Another suggestion and I have never tried this myself is to check for a local spin class. Something like that might help you burn off the calories and get some mutual support which you might have a hard time with riding solo on a bicycle.


Having said all of this I commend you on your desire to get going and on a bike. It's hard to make a new habit, lifestyle change, doing something that takes time away from other things. I say set yourself up with a goal and work diligently to achieve that goal. You could have as part of that a bicycle that you intend to buy when you reach your goal fitness level.

Last edited by Thomas15; 07-20-20 at 02:43 PM.
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Old 07-20-20, 02:31 PM
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I would say buy a stronger mountain bike than this one, if you go that route. If you choose a bike like Big Honzo with through-axle hubs, they are stronger, and the whole bike is strong enough to land big jumps under a regular size rider so just riding along at your weight is fine. The bike at that price will also come with an air spring fork which can be pumped up to match your weight with a damper that can be tuned to match. The coil spring fork on this one will be medium strength and no damping.
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Old 07-20-20, 02:32 PM
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Now because it is the internet and this post could be from a 130lb teenager; but if legitimate, it may help with your decision...

https://www.roadbikereview.com/produ.../kona/dew.html

You can also check out the Kona owners manual (page 34) where it rates the Dew as 300lbs for rider plus 30lbs for luggage (330lbs); and for touring 300lbs for rider and 55lbs for luggage (355lbs).

https://downloads.konaworld.com/docs/...ers_Manual.pdf

John

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Old 07-20-20, 02:38 PM
  #13  
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I also vote for the Dew. Will you be getting this from a bike shop, or on-line? If LBS, test ride it. If it feels good, buy it. If on-line, have you contacted Kona to ask their opinion? Can't think of anyone who knows their bikes better.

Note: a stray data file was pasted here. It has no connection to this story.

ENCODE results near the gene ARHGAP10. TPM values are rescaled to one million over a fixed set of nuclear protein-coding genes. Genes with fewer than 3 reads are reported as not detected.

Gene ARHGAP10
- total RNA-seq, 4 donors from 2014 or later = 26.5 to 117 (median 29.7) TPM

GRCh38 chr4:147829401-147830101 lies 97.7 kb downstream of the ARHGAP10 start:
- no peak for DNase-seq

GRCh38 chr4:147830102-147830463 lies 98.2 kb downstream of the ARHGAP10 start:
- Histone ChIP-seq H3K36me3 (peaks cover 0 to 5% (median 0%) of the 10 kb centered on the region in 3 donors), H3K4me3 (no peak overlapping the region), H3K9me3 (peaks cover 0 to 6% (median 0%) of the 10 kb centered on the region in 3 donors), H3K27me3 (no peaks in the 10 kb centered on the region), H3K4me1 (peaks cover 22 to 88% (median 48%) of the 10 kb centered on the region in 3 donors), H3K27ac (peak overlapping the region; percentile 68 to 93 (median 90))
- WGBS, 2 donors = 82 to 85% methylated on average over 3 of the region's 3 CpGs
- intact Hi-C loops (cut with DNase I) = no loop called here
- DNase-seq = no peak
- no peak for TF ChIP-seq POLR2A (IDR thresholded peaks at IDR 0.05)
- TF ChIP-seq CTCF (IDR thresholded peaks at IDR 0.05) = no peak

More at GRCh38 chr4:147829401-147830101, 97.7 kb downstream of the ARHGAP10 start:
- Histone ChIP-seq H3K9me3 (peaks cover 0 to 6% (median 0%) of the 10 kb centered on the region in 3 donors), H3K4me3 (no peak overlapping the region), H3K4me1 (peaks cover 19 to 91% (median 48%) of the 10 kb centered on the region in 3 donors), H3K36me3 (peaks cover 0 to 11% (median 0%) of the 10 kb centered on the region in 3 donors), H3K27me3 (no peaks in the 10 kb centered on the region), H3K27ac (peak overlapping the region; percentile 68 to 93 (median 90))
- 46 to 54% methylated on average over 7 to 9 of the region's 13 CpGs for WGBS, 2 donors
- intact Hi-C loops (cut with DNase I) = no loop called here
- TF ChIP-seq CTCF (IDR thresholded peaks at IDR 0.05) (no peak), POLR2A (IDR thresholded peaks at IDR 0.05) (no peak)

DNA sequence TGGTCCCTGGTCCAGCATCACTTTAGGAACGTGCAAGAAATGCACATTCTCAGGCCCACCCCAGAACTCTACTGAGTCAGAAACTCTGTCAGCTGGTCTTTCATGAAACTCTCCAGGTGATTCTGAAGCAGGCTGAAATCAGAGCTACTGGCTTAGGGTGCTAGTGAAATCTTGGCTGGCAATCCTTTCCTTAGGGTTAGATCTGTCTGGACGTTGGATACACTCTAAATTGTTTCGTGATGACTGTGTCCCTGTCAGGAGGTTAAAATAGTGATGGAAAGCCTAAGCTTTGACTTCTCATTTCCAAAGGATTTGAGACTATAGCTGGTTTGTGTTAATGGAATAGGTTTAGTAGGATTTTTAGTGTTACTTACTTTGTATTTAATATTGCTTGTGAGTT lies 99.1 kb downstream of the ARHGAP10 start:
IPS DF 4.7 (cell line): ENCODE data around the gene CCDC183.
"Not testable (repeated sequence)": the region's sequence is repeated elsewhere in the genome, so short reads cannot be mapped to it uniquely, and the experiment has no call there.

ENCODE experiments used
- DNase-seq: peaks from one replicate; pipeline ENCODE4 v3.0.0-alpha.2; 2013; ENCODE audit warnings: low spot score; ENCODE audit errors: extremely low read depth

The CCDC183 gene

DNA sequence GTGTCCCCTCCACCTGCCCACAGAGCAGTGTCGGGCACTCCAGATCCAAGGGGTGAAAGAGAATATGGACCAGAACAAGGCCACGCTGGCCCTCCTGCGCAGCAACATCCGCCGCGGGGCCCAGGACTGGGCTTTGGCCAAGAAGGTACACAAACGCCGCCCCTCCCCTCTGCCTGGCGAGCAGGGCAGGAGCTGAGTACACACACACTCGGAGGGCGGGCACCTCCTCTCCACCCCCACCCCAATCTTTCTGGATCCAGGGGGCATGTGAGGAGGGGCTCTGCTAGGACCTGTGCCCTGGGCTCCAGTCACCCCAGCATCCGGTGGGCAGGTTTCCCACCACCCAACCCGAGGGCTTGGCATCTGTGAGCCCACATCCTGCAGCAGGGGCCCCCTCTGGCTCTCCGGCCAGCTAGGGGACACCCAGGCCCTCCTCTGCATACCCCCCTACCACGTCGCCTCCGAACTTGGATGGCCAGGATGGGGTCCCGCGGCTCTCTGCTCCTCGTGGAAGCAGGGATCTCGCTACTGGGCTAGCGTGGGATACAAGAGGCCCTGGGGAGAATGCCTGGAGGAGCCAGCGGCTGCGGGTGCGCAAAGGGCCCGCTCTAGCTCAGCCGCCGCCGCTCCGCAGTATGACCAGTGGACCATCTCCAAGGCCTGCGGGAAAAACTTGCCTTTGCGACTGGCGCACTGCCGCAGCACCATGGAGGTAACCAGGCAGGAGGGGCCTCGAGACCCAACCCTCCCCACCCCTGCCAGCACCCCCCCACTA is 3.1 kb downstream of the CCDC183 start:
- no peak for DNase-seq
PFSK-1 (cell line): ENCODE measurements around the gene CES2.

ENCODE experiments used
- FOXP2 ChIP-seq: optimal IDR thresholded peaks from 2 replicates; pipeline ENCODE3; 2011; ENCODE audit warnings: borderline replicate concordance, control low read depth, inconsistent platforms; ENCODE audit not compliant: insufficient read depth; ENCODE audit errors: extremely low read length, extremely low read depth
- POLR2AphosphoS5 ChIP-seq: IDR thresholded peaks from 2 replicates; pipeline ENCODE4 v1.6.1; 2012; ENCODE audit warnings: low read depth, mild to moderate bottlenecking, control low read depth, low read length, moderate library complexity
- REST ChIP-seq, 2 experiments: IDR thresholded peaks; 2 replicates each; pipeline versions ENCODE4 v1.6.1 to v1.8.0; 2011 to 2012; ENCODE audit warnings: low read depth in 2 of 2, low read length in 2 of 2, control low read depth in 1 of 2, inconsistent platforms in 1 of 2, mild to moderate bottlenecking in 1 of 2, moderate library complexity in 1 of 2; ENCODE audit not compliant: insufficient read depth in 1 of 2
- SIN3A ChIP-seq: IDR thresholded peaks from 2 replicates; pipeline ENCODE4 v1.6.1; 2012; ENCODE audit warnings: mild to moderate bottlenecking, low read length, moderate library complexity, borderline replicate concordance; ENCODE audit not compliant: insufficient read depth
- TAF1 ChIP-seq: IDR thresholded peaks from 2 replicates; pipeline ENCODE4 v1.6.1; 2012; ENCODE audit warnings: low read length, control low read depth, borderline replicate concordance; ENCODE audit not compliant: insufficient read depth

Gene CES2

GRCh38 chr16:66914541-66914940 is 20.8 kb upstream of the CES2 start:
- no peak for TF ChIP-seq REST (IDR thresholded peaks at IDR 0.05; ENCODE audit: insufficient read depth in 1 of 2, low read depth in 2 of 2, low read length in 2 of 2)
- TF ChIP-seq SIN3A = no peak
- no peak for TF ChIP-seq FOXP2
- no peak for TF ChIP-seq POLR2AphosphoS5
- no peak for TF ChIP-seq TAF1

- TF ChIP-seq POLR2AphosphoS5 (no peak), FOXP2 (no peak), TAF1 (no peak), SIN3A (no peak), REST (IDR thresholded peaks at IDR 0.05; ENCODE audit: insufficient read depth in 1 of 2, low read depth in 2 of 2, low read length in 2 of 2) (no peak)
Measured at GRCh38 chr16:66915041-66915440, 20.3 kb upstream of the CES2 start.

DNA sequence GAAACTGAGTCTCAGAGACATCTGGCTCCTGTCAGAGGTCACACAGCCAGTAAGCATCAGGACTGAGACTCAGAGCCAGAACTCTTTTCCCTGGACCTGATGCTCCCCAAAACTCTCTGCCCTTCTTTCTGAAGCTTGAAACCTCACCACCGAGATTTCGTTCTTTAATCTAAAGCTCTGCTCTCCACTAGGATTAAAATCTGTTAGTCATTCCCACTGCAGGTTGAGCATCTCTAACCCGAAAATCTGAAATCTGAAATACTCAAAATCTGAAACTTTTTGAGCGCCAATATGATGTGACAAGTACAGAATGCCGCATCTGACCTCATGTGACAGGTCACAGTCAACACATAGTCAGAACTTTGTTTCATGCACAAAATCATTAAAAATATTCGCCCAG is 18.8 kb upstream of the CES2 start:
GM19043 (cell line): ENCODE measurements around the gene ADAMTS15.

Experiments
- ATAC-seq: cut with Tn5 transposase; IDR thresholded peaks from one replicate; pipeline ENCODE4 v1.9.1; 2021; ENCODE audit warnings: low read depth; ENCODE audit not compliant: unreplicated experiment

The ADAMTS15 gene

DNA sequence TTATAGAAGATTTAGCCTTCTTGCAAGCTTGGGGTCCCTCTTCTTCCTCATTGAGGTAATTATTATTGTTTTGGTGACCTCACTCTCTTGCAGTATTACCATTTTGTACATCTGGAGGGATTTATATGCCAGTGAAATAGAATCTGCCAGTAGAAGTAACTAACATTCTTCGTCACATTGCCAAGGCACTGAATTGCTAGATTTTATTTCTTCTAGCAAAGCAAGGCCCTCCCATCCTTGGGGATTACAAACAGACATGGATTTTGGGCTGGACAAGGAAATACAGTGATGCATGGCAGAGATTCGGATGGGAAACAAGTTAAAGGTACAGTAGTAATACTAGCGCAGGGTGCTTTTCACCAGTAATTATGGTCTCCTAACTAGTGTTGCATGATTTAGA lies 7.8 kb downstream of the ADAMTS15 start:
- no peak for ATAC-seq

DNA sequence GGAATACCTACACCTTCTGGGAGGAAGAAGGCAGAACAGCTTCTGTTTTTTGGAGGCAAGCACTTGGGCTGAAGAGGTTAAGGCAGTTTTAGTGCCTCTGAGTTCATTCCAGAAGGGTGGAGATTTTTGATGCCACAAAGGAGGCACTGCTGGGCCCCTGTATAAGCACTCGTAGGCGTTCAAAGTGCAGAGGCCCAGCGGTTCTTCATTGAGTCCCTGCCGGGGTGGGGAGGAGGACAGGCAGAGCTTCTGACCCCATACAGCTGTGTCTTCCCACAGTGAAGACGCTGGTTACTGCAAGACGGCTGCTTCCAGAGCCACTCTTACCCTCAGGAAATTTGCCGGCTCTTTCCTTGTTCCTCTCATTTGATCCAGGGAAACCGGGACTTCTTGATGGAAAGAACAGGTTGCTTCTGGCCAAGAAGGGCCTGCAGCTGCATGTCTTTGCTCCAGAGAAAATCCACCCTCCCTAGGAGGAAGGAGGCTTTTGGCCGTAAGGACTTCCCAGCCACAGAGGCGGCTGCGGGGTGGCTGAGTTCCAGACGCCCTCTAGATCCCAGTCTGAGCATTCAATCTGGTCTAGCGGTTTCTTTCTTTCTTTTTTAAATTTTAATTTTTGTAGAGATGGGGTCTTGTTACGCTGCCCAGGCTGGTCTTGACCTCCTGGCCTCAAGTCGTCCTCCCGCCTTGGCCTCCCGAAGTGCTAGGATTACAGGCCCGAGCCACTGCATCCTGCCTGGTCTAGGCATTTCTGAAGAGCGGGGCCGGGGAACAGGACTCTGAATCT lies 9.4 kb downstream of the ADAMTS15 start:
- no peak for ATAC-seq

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Old 07-20-20, 03:04 PM
  #14  
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Whichever bike has more spokes.

Anything that will get you out and moving is a plus. A bike can be a great motivator, highly recommend.

You won't snap anything without some warning. Broken spokes are a possibility, that is why I suggest higher spoke counts and big tires like both those bikes have. If wheels end up being a problem universal cycles sells 36 spoke, No BS wheels for under $100 each. I have one in the mail right now for my ebike.
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Old 07-20-20, 06:25 PM
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I've ridden the Dew - I actually rented it for a weekend on a business trip, and rode it 25km to the next city to thrash it on the pump track all day, then rode back. Went through some mild rock rolls and loose sand on the way back. I can't comment on the weight-carrying, but based on Kona's statement, I'd take a chance on it if I were you. Worst case you replace the wheels with a beefier set if you get repeated broken spokes. I wouldn't worry too much about it in advance though.

I'm not normally a fan of these in-the-middle kind of bikes, but I thought this was a great bike. I'm normally BMX and drop bar road bikes, and it can do what both of them does, just neither as well.

Suspension scares me.
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Old 07-20-20, 07:26 PM
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The orange one (the Dew, I presume?) looks to have a slightly more upright riding position, which will probably be a bit more comfortable.
Also, fwiw, walking is a seriously underrated human activity.
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Old 07-21-20, 09:50 AM
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Originally Posted by shelbyfv View Post